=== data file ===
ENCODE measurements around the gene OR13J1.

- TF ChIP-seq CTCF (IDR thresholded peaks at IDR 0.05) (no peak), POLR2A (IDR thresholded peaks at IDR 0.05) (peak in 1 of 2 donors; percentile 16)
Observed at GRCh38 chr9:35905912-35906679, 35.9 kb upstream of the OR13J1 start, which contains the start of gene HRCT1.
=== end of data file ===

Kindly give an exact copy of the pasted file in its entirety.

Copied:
ENCODE measurements around the gene OR13J1.

- TF ChIP-seq CTCF (IDR thresholded peaks at IDR 0.05) (no peak), POLR2A (IDR thresholded peaks at IDR 0.05) (peak in 1 of 2 donors; percentile 16)
Observed at GRCh38 chr9:35905912-35906679, 35.9 kb upstream of the OR13J1 start, which contains the start of gene HRCT1.